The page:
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Florida Addiction Treatment Centers - What You Should Know

May 11

Drug Rehabs in Florida

There are three main types drug rehabs available in Florida: outpatient care and hospital-based inpatient therapy. Let's take a look at each one. What are the main differences? Find out about their differences and benefits. Then decide which type of treatment best fits your needs. These tips will help you make the right decision. And remember, there's no need to go it alone.

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Outpatient treatment

Outpatient drug rehab is a great alternative to inpatient treatment, as it can be done in the comfort of a home. This option is perfect for people who have finished detox and want to go back to their normal lives. Outpatient treatment costs less than overnight stays in a hospital and is therefore more affordable. Outpatient rehab clients must still participate in wellness and prevention programs during recovery.

The duration of outpatient treatment programs varies, but generally last for one month to six months. Unlike inpatient treatment, outpatient programs do not require patients to move out of their home and give up their jobs. They do not have the obligation to miss important family events. Most outpatient treatment centers in Florida accept most types of private health insurance, and hundreds of facilities offer payment assistance to help cover the costs of treatment. Many facilities offer sliding rates based on income.

Inpatient treatment

Inpatient drug rehabilitation is a great option for those who have a substance abuse disorder. Inpatient treatment focuses on stabilizing withdrawal symptoms and mental health issues caused by alcohol and drug addiction. Patients who have trouble establishing a routine or a social life can also benefit from the structure and support provided by residential care. There are hundreds Florida inpatient hospitals. It is important that you choose the right one for your situation.

There are many treatment options available in Florida for inpatient drug rehab. Some are for women while others are for men. Many programs are Medicare-certified but many also accept private insurance. Others are self-pay, and many offer sliding-fee scales based on income. A good rehab program should be accessible to everyone, and a great one should be affordable. Many Florida rehab centers accept private insurance.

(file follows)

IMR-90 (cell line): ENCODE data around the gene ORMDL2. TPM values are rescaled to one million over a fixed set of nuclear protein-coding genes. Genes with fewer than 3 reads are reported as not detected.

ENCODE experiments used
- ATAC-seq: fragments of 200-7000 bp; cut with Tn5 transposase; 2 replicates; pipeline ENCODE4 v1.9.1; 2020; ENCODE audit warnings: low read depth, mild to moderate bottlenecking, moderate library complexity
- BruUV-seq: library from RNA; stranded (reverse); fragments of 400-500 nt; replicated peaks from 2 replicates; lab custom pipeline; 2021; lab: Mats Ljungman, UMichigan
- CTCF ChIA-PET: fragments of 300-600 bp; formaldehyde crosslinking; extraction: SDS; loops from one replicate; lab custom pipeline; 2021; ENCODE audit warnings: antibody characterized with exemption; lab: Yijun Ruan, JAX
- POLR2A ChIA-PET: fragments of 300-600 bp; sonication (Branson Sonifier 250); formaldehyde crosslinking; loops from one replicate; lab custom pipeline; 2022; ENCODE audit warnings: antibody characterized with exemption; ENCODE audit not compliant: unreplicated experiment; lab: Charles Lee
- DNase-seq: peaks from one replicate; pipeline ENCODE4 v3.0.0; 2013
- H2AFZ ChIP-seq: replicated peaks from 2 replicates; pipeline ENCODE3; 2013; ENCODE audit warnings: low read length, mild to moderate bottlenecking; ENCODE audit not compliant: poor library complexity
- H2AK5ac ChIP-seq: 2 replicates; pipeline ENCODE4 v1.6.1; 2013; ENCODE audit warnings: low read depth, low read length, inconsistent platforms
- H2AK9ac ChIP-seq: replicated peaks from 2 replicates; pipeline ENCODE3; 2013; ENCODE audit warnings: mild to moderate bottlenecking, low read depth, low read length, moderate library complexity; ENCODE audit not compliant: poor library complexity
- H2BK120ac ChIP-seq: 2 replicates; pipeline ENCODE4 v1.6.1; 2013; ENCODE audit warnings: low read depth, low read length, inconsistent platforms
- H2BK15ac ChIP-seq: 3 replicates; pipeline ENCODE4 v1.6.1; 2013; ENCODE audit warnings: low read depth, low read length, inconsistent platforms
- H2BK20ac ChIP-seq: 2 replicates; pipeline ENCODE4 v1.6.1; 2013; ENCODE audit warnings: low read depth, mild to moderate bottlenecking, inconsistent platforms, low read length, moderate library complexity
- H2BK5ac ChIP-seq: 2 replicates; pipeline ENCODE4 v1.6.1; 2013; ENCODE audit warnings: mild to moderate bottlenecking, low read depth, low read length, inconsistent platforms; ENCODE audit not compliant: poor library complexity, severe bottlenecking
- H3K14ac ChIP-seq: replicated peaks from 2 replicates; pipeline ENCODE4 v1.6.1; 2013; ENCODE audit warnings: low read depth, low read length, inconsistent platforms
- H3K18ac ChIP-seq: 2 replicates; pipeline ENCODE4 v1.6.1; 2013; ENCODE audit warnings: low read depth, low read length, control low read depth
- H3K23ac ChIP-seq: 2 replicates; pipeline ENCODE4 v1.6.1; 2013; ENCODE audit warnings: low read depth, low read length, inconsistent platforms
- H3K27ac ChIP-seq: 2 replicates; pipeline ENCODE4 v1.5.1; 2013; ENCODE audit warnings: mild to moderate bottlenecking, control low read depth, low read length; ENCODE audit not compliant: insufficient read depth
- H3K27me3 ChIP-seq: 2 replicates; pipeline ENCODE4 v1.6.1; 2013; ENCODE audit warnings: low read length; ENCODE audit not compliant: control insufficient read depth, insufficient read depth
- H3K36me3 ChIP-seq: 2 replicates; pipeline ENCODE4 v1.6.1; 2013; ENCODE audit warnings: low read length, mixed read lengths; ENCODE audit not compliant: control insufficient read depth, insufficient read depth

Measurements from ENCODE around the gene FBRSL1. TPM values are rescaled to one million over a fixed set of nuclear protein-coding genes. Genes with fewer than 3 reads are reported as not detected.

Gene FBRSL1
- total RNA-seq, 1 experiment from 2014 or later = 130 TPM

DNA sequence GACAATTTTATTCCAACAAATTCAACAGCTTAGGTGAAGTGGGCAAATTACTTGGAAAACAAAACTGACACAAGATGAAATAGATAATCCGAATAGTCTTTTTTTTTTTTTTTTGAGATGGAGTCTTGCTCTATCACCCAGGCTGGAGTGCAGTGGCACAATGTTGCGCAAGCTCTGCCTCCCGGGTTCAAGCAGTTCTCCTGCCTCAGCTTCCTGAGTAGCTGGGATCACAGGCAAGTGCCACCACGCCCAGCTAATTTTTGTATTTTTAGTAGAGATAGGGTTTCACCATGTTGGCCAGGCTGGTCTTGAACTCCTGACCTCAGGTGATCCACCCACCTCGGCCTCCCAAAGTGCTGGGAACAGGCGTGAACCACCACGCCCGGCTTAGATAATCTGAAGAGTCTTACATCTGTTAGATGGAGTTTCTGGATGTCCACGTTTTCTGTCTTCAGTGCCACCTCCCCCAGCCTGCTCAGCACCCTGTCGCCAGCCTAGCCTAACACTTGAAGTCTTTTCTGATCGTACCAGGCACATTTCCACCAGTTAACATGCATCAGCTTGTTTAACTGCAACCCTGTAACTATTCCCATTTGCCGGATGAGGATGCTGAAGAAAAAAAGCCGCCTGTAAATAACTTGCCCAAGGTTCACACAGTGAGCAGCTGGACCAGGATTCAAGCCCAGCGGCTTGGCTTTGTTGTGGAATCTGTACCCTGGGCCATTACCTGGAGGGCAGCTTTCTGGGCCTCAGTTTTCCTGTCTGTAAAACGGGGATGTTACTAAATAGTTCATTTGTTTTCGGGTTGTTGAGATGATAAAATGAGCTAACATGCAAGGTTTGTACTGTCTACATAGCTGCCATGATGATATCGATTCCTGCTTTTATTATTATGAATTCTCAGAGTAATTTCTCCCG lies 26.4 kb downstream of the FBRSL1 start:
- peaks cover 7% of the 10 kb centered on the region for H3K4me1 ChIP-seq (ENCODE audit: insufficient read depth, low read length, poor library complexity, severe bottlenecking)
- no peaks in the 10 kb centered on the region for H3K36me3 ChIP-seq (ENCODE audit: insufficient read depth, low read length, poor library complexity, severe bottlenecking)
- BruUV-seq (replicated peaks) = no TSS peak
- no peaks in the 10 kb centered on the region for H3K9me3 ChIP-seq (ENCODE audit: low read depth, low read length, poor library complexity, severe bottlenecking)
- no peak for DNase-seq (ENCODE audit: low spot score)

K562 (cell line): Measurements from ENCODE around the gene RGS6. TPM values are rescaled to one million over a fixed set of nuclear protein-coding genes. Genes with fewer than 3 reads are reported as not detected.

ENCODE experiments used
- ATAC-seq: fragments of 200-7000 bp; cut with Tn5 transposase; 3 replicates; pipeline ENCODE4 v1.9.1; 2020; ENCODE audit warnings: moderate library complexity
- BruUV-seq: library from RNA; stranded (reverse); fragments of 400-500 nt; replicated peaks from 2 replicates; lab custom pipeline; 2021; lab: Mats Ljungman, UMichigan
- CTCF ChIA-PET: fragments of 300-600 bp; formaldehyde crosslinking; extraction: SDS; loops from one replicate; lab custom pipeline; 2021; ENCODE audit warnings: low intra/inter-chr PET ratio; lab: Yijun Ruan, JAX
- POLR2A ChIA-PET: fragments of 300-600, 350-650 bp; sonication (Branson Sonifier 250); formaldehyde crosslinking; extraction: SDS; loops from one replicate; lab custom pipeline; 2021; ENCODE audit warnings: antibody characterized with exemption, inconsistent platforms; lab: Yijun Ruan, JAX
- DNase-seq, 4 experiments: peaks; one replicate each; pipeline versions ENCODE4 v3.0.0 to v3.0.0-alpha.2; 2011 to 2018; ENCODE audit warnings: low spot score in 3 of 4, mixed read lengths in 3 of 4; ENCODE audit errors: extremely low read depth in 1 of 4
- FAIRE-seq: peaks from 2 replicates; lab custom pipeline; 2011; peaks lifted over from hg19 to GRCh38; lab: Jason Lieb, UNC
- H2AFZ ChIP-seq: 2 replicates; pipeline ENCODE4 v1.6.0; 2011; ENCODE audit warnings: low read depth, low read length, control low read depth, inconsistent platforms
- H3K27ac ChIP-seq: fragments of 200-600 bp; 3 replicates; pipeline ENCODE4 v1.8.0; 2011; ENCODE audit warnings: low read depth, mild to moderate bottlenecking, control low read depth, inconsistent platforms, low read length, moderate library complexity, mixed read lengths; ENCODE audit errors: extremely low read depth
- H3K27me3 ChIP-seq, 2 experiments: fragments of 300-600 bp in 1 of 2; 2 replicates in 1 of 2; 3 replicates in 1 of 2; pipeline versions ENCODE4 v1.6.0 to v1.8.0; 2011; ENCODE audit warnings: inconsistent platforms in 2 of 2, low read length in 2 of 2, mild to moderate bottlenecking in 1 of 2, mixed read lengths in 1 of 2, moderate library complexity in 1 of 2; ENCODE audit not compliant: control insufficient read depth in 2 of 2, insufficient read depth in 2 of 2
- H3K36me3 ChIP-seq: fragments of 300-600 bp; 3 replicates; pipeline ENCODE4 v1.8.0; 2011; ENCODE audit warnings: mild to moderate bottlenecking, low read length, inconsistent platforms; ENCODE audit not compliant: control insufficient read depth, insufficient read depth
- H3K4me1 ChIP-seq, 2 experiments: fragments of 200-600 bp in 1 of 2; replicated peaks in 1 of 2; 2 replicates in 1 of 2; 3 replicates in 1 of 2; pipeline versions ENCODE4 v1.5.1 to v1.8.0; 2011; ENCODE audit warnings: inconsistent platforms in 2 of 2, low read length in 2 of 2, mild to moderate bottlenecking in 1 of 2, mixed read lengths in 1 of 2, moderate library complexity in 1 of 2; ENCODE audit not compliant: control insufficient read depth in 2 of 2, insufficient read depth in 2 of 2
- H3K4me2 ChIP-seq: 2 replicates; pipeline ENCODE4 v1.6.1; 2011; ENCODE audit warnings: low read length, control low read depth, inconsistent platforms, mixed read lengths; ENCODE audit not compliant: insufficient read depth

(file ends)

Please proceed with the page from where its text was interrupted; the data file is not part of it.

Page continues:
Hospital-based inpatient treatment

Inpatient rehabs are designed to meet the specific needs of each patient. The best treatment programs are 90-day programs, but there are also 30-day and 60 day options. Admissions navigators are available to help patients select the right program. The Substance Abuse and Mental Health Services Administration (SAMHSA) has published a series of guidelines regarding rehab programs.

Inpatient care is more intensive than the outpatient. Most Florida inpatient facilities are residential in nature, while some are hospital-based. The residential inpatient program allows patients to live on-site from three to 12 weeks. Inpatient programs vary in their therapeutic services, from medication management to therapy to supervised living and dining activities. Many of these facilities are able to accept private insurance, payment assistance, and other forms of financial aid. If the patient can pay out of pocket, some facilities may offer free care.

Medication assisted treatment

Medication assisted treatment is a treatment method that is clinically driven and involves counseling and behavioral therapies in a person's recovery. It is most commonly used to treat opioid addiction, but it can also be used to treat alcohol and benzodiazepines. Florida drug rehabs offer MAT treatment to their clients. The program is often a success, even for people who have had a long history with substance abuse.

Medication assisted treatment is an individualized method that is very unique. The type of medication used will vary from patient to patient, but will depend on the severity of the patient's addiction. Methadone is a common medication that is used to assist with medication-assisted treatment. It is a synthetic opioid antagonist that relieves withdrawal symptoms while blocking the effects of other drugs. Patients may also consider buprenorphine as an opioid agonist. It can be sublingually taken to alleviate withdrawal symptoms.

All In Solutions Counseling Center

4875 Park Ridge Blvd #103, Boynton Beach, FL 33426